Aug 4, 2017
3
0
So I'm reviewing the MSAR, and I'm wondering, of the 7000 students that applied to x school, how many of them actually have reasonable stats? I've seen some threads here where students will ask to rate their chances where they'll have MCATs under 500 with a low 3.0 GPA. Of the 7000 students, how many will actually have a great mcat and GPA?

Kinda vague, I know. This is just something that has been bugging me.
 
About the Ads

md-2020

The Immaculate Catch
2+ Year Member
Jun 29, 2015
2,298
3,010
Status
Medical Student
There's of course no way to say for sure, but take a pretty good place like Mayo. They screen out everyone below the 75%ile MCAT pre-secondary (so like, 506ish these days?) and I'm not sure if they still have a GPA screen but it used to be like 3.2 or so. That eliminates ~30% of the applicant pool pre-secondary, so by those standards that section of people are pretty uncompetitive.

Obviously there's some self selection in who applies to a Top 20 like MMS and the percentage at state schools is probably higher, but I think this is a pretty good estimation.
 
  • Like
Reactions: Remotefuse

Matthew9Thirtyfive

*breathes in* boi
Moderator
2+ Year Member
Jan 11, 2016
15,398
23,159
Status
Medical Student
https://www.aamc.org/download/321508/data/factstablea23.pdf

According to data from AAMC,

Of 27,000 applicants, 13,000 have an MCAT of 501 or below. Even roughly 9,000 have a 497 or below. 1/3 of the applicant pool I would say is not competitive based on MCAT scores alone.
Don't forget that MCAT isn't everything. Every year people with subpar mcats get into decent schools because they have something stellar that makes up for it. That's a small percentage of those 9-10k applicants, but it's not trivial.

And as to the op, if it's anything more than curiosity, you don't have to worry about it. This isn't a zero sum game.
 
  • Like
Reactions: Remotefuse

Govols22

2+ Year Member
Nov 30, 2015
326
396
Status
Medical Student
So I'm reviewing the MSAR, and I'm wondering, of the 7000 students that applied to x school, how many of them actually have reasonable stats? I've seen some threads here where students will ask to rate their chances where they'll have MCATs under 500 with a low 3.0 GPA. Of the 7000 students, how many will actually have a great mcat and GPA?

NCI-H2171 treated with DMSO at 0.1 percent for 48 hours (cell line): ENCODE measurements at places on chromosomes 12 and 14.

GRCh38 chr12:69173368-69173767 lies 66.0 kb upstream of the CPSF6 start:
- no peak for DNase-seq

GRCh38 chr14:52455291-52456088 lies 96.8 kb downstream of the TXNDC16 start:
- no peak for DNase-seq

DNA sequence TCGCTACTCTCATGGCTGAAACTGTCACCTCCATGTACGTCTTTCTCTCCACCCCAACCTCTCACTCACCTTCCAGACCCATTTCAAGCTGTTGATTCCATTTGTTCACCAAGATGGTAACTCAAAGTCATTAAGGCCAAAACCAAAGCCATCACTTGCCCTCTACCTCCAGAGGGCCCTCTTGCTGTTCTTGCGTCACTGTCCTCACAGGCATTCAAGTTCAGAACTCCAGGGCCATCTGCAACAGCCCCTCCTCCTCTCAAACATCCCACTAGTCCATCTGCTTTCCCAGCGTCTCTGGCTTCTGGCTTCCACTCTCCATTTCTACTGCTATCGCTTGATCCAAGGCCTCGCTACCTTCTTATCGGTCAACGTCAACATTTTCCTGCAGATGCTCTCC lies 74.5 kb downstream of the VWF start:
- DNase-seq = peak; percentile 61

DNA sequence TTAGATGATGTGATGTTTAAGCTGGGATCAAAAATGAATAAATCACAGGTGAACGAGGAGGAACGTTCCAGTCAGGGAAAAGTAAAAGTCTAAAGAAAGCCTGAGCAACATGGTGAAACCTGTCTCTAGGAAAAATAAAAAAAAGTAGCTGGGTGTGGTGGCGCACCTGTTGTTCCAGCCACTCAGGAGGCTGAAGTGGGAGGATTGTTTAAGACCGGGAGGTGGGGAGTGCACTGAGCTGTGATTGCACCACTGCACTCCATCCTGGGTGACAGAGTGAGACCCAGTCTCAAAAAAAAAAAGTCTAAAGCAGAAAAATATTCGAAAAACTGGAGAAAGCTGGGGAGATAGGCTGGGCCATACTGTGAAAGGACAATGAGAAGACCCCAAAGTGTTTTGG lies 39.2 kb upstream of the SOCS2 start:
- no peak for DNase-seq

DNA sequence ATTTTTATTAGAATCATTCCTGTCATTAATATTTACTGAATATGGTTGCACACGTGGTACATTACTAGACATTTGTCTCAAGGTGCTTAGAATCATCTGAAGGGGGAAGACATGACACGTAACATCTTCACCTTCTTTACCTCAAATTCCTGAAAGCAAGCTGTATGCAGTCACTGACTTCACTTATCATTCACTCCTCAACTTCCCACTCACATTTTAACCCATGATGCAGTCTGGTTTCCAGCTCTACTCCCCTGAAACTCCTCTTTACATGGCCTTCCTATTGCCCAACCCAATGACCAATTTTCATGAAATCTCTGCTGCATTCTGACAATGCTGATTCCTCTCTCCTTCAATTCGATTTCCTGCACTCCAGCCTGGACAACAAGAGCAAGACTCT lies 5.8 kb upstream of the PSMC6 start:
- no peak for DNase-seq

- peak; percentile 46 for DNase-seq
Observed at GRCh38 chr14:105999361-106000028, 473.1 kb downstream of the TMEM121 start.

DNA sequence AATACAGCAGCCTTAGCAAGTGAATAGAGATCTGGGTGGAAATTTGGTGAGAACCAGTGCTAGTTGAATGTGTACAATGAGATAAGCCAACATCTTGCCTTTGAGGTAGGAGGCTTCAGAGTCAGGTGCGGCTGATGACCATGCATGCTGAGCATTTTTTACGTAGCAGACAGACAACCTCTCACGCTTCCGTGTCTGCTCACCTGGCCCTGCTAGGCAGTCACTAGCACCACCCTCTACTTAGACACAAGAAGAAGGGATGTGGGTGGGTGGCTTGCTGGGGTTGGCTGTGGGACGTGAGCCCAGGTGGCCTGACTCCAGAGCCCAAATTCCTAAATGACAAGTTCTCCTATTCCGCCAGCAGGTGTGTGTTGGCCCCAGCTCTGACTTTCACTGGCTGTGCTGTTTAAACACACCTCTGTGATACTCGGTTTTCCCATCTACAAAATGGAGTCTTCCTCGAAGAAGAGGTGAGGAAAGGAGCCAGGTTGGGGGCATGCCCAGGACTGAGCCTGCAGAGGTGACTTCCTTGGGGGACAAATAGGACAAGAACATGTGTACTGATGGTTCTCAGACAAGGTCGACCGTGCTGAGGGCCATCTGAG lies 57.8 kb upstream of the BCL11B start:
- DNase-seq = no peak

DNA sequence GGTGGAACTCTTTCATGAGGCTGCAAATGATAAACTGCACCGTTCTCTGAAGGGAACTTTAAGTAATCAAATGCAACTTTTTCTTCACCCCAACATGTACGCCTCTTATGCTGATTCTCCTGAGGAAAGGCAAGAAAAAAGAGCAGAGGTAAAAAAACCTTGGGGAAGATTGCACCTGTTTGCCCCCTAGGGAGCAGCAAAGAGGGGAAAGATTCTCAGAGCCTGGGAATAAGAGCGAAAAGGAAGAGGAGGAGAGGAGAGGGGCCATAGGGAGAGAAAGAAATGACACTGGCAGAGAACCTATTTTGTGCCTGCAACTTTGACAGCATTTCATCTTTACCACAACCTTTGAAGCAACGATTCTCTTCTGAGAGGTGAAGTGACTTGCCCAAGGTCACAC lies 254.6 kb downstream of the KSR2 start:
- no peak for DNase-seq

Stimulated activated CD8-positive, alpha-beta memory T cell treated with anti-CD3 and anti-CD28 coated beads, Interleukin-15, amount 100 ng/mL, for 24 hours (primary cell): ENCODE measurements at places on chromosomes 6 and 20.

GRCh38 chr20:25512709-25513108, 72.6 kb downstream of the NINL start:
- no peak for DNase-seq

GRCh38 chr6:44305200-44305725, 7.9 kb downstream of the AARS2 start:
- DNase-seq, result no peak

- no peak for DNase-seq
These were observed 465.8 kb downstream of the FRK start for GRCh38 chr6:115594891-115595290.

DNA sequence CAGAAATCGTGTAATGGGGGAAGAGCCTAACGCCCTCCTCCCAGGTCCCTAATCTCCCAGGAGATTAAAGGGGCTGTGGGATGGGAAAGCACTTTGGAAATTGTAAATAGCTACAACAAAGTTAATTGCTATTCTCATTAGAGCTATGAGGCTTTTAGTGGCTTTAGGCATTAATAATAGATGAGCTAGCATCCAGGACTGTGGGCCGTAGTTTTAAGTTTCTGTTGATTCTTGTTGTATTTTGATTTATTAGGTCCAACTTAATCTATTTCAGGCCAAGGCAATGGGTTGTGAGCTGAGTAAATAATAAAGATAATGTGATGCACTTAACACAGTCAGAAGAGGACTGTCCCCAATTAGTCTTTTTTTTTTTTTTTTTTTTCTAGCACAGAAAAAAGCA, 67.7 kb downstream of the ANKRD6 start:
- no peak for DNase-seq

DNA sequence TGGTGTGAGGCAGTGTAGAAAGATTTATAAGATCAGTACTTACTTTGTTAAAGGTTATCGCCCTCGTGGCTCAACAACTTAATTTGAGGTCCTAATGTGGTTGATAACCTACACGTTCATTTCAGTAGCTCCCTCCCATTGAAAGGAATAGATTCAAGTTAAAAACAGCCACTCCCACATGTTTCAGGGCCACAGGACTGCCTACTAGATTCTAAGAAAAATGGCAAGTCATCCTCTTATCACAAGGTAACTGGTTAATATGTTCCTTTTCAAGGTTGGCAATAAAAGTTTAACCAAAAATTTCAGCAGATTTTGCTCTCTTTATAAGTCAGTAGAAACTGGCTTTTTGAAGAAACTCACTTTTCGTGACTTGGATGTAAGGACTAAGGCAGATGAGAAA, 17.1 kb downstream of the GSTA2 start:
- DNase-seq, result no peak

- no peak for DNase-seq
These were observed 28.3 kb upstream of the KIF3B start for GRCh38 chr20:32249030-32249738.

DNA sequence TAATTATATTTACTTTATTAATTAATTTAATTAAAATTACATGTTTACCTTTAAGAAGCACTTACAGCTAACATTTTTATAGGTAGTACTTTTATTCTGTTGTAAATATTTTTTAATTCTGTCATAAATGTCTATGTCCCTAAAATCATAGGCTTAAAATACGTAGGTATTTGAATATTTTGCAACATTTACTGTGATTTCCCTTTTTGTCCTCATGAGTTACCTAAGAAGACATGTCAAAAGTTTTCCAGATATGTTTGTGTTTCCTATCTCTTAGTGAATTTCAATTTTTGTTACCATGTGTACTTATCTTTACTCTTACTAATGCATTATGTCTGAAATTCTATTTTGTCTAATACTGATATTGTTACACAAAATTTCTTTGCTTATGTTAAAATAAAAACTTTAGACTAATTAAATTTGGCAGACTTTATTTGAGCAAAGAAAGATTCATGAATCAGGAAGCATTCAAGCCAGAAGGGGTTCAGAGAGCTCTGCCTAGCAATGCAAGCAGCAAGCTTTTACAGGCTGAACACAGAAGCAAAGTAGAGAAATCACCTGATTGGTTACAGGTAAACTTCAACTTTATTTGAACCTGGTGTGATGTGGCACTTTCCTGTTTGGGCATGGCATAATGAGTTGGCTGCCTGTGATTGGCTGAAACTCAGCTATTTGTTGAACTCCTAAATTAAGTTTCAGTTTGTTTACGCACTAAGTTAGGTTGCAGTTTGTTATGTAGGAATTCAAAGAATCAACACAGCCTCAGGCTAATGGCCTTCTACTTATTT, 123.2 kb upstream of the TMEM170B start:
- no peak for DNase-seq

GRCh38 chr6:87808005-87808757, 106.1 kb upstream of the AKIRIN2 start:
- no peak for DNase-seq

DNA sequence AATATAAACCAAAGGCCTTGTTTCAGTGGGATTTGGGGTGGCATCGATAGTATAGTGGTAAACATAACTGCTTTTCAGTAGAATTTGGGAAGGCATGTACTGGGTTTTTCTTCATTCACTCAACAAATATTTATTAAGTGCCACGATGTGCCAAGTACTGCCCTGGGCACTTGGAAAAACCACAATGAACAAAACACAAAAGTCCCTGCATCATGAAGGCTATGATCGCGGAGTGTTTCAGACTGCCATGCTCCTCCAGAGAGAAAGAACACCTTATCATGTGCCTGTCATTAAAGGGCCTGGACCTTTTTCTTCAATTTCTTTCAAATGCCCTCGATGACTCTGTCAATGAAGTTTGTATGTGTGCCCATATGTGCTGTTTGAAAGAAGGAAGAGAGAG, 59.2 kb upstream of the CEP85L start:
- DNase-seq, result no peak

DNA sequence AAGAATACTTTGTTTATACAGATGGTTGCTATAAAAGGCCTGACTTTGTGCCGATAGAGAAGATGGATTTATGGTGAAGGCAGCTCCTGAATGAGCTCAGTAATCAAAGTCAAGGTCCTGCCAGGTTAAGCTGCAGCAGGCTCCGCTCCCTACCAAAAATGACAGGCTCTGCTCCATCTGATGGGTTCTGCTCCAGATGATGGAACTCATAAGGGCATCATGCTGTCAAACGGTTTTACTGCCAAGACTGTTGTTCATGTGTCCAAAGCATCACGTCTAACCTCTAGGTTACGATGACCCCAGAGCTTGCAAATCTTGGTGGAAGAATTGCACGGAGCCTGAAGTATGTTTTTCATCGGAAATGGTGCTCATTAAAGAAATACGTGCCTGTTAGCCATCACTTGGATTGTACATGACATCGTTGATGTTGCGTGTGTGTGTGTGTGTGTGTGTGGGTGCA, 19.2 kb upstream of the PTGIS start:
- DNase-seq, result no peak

Kinda vague, I know. This is just something that has been bugging me.
I never answered the second part of your question. According to the table I provided earlier, about 5% of the applicants have a 514+ 3.8+ GPA
 

gonnif

Only 342 Days Until Next Presidential Election
Lifetime Donor
10+ Year Member
Jul 26, 2009
20,822
32,260
The Big Bad Apple
Status
Non-Student
I did a very brief analysis of aggregate applicant data from 2013-2015 with old MCAT score and found on average per year
1) Applicants who had BOTH below 3.4 GPA AND 26 MCAT or lower, had 400 acceptance out of 7,000 applicants (aka junk applications)
2) Applicants who had EITHER below 3.4 GPA OR 26 MCAT or lower, were 40% of total acceptances for cycle.
3) Taking out the junk applications and acceptances from aggregate, it raised overall acceptance levelto about 45%

Therefore, on average, under 15% "junk applications" are in the applicant pool and even those had a 5%-6% of gaining an acceptance. So if you are trying to see what your "real" chances are by taking out the "junk" application, your are wasting your time and fooling yourself. Every application, even those initially screened out get read and evaluated. And even people with seemingly "junk" applications gain acceptance
 

Goro

Gold Donor
7+ Year Member
Jun 10, 2010
54,505
80,970
Somewhere west of St. Louis
Status
Non-Student
So I'm reviewing the MSAR, and I'm wondering, of the 7000 students that applied to x school, how many of them actually have reasonable stats? I've seen some threads here where students will ask to rate their chances where they'll have MCATs under 500 with a low 3.0 GPA. Of the 7000 students, how many will actually have a great mcat and GPA?

Kinda vague, I know. This is just something that has been bugging me.
I estimate it's up to 50% at our school. Same thing for Faculty job apps.
 

WedgeDawg

not actually a dog
Staff member
Administrator
7+ Year Member
Mar 22, 2012
7,656
12,464
Status
Resident [Any Field]
Old, but probably still accurate

WedgeDawg said:
Here are some numbers:

140,000 people apply to medical school every year.